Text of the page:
spotlight-thumb1-150x150-6690686It’s a simple concept: governments collect tax dollars from citizens, and citizens have a right to know how those dollars are spent.

Erie County Comptroller Stefan Mychajliw gets it. As he recently told Time Warner Cable News, “It’s the people’s money.”

Living up that sentiment, Mychajiliw has just begun to post the County’s checkbook online.


It isn’t a perfect system. Three key shortcomings:

  • The checkbook is posted in “pdf” format–the digital equivalent of a printed list of payees, in alphabetical order–which means the data cannot be sorted and tabulated. Note to the comptroller: if you can generate a pdf file, you can just as easily generate a spreadsheet or universally readable “csv” file, as well.
  • Payroll data (already posted on our SeeThroughNY) are excluded, which isn’t a small deal because payroll accounts for the largest single share of government budgets.
  • While the list identifies the payee, the amount paid and date (presumably) of payment, there is no further explanation or memo line, so it’s not always clear what each payment was for.

Even so, proactively disclosing this information is commendable. A move that gives citizens more insight into how their tax dollars are spent and allows them to ask more informed questions about their government.

This is a good first step towards broader and more comprehensive proactive disclosure.

About the Author

Tim Hoefer

Tim Hoefer is president & CEO of the Empire Center for Public Policy.

Read more by Tim Hoefer

You may also like

Hochul’s Pandemic Study Is a $4.3 Million Flop

The newly released study of New York's coronavirus pandemic response falls far short of what Governor Hochul promised – and the state urgently needs – in the aftermath of its worst natural disaster in modern history. Read More

NY’s biggest public pension fund gained nearly 12% in FY 2024

Rebounding from its biggest loss since the Global Financial Crisis, New York's Common Retirement Fund realized a strong investment gain of 11.55 percent in fiscal year 2024, state Comptroller Thomas DiNapoli announced. The Fund, which now stands just below $268 billion, supports pensions paid to members of the New York State and Local Retirement System (NYSLRS). Read More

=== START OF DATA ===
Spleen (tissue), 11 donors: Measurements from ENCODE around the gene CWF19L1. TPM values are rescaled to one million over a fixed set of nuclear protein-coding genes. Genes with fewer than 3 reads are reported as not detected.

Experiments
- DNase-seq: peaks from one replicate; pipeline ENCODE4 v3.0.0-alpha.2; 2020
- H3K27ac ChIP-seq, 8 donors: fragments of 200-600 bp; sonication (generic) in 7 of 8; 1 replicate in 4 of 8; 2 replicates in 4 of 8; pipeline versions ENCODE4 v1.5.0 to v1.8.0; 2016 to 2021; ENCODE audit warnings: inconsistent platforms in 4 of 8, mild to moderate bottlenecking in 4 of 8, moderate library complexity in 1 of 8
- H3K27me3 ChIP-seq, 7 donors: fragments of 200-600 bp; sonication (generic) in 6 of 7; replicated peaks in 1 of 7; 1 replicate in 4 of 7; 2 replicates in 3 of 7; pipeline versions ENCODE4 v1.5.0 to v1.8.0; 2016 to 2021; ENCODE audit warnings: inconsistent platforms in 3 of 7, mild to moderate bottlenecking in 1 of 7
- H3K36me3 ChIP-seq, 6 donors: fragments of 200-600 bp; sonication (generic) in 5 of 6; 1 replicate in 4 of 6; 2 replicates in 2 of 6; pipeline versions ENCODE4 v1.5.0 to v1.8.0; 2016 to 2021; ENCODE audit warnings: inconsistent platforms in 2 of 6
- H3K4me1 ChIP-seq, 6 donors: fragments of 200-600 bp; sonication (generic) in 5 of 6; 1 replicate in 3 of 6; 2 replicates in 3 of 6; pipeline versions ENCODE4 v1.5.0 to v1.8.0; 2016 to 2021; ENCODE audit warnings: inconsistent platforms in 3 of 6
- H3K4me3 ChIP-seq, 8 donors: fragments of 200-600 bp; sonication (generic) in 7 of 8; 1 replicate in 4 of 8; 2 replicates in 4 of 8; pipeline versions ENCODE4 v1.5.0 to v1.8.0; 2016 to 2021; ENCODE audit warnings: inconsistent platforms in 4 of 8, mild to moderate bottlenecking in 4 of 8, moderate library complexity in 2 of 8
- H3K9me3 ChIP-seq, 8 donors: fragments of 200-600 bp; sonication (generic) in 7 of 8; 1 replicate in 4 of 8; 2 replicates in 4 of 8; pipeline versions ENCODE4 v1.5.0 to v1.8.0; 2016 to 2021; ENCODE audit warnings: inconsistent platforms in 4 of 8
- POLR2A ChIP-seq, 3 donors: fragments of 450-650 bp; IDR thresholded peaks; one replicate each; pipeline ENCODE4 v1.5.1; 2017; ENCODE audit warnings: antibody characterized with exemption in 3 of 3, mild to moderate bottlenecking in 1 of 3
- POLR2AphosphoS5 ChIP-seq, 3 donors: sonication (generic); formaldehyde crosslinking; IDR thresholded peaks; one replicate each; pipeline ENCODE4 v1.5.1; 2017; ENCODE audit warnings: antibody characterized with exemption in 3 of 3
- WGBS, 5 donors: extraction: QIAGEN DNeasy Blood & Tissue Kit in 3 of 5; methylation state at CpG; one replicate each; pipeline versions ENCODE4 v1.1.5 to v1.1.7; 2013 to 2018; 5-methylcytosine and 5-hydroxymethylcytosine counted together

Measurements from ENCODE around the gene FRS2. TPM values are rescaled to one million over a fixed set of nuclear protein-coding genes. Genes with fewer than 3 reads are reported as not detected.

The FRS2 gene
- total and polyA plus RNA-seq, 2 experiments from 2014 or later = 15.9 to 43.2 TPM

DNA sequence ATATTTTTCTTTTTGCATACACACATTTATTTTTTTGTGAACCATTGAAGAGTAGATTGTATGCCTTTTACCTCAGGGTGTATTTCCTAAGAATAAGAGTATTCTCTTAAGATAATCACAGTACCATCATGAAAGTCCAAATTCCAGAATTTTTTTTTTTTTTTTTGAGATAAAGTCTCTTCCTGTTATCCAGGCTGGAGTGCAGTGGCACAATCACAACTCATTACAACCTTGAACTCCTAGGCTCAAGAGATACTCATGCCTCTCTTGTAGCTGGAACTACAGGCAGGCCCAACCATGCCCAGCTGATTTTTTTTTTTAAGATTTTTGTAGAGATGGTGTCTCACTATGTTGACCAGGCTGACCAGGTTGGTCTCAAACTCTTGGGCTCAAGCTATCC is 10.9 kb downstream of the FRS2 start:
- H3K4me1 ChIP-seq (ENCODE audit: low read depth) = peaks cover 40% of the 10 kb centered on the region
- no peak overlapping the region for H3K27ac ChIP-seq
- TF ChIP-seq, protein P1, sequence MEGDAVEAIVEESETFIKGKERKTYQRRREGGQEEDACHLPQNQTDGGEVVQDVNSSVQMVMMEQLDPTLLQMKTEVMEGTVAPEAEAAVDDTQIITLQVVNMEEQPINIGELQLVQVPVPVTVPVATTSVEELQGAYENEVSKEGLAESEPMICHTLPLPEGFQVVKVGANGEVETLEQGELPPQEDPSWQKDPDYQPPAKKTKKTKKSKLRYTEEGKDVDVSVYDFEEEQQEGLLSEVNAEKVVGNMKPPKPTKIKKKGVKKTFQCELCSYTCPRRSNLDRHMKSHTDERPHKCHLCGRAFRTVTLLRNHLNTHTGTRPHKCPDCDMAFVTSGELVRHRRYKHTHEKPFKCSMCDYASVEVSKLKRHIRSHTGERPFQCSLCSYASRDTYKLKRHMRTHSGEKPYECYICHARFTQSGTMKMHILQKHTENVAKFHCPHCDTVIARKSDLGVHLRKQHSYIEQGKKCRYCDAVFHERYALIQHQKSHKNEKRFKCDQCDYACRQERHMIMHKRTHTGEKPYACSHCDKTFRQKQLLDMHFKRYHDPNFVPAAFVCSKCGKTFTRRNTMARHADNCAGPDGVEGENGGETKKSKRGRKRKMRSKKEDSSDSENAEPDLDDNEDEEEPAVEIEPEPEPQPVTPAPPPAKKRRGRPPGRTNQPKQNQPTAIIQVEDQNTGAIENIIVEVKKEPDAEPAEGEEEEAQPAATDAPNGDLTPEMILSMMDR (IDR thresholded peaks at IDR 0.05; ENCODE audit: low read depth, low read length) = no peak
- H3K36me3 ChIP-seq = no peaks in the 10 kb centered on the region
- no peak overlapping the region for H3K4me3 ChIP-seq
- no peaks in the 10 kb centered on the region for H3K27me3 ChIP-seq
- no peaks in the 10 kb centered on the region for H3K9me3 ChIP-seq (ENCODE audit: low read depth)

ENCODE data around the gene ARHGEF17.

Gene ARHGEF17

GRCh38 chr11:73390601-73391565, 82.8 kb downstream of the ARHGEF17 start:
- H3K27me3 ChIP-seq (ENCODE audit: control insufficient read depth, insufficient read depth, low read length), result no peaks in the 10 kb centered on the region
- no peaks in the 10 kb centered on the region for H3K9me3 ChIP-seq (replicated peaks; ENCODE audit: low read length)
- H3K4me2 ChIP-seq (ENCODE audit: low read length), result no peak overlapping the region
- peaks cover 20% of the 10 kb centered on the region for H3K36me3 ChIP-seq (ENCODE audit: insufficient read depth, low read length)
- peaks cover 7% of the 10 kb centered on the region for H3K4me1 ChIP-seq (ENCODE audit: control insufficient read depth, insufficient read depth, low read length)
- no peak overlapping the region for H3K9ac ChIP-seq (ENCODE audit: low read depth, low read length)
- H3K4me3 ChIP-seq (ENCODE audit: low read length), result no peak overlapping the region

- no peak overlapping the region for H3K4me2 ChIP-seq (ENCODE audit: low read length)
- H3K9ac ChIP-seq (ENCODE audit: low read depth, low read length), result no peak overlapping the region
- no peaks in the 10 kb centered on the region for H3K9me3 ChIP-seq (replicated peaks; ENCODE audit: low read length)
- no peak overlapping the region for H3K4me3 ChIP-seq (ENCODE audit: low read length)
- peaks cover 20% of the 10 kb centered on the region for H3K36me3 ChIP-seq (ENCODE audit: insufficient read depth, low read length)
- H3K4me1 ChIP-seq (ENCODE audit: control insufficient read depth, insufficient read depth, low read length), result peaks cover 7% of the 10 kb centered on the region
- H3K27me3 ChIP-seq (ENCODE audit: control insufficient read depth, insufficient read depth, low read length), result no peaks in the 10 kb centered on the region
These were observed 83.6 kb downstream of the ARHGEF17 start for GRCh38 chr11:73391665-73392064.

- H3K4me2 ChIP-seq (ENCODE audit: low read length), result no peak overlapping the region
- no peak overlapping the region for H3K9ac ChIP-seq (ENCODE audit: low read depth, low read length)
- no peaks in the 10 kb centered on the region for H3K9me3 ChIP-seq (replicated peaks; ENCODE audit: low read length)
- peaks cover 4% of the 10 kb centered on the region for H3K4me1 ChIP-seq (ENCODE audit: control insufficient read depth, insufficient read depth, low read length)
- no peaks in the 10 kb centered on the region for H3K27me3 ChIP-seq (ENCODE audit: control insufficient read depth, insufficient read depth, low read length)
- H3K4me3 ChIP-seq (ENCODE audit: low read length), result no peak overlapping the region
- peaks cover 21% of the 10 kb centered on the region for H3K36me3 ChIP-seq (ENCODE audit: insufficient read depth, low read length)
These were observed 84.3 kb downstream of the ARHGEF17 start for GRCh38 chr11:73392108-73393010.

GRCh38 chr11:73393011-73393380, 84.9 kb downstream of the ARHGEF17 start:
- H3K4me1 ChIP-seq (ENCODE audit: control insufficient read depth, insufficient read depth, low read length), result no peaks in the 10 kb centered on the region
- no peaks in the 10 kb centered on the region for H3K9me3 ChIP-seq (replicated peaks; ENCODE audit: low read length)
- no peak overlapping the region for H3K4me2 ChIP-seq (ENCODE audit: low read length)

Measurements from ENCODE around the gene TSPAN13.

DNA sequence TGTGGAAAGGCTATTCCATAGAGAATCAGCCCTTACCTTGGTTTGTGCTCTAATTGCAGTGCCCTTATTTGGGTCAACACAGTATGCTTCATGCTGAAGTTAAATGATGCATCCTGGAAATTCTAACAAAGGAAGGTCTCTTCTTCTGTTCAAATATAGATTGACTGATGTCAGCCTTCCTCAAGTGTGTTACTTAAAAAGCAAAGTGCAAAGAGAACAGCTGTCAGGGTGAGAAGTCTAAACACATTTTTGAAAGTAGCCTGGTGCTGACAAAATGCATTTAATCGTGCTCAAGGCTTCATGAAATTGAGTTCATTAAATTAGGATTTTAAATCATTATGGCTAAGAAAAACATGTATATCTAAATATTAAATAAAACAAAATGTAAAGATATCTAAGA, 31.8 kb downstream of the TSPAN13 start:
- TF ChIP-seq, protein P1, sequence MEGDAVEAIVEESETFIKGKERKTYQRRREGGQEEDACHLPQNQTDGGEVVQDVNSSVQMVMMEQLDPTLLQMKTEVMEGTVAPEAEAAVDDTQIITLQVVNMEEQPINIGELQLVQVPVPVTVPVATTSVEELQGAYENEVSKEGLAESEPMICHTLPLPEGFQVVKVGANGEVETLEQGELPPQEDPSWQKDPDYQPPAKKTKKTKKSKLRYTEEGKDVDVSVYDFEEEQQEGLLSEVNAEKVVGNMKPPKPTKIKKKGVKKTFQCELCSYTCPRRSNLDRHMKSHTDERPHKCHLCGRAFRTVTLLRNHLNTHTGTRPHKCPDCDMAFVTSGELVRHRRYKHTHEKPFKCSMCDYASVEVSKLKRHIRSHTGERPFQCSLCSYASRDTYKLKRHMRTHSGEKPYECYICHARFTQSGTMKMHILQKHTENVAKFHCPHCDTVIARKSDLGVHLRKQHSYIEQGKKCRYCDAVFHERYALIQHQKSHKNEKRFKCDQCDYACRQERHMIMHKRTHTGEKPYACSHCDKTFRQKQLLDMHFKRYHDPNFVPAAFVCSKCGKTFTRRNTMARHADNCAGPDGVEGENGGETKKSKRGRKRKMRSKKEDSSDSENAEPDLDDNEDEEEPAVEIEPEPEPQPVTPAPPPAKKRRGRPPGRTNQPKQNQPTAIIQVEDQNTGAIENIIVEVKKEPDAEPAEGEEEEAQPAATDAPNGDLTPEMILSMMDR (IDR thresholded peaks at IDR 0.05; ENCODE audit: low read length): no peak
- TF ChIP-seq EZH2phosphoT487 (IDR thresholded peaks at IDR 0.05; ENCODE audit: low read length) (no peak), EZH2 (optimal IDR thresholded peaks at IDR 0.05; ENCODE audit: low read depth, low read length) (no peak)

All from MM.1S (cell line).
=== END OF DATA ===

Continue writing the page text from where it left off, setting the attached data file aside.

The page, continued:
82 Questions Hochul’s Pandemic Report Should Answer

This is the month when New Yorkers are due to finally receive an official report on the state's response to the Covid-19 pandemic, one of the deadliest disasters in state history. T Read More

The Real Lack of Courage Driving NYC Congestion Pricing

Governor Hochul is taking heat after postponing the state’s years-old plan to charge drivers to enter lower Manhattan. As critics slam her for lacking “political courage,” it’s an appropriate time to examine some of the underlying issues that congestion pricing was meant to indirectly mitigate—because many if not most advocates were afraid to touch those issues themselves. And if congestion pricing proponents are to be taken at their word about their concern for MTA finances, or traffic, or air quality, they must show some of the same courage they’ve accused the governor of lacking. Read More

To Encourage Recycling, Pols Move To Trash The Legislature

New York state lawmakers in recent years have surrendered some of their policymaking and taxing powers to the executive branch. With the 2024 legislative session coming to close, they’re poised to go even further and turn those powers over to an organization outside of government entirely. Read More

Lawmakers Seek To Revive a $10 Fee for Prescriptions That Was Dropped by DFS

A plan to require a $10.18 "dispensing fee" for filling drug prescriptions is back on the table in Albany – this time in the form of legislation rather than regulation. The Read More

Running Over Taxpayers: Legislature Speeding to Protect Cadillac Benefits for NYC Retirees

Bills designed to block any change to retiree health coverage for state and local public employees have been introduced repeatedly by legislators in both parties over the past 30 years. But the latest statewide “anti-diminution” measure, inspired by an ongoing controversy in New York City, would be the broadest and most costly yet—and more than two-thirds of state lawmakers are supporting it. Read More

How a Medicaid ‘Cut’ Could Lead to More Unionization of Home Care Aides

A money-saving maneuver in the newly enacted Medicaid budget could end up increasing costs in the long term – by paving the way for more unionization of the state's burgeoning home health workforce. Read More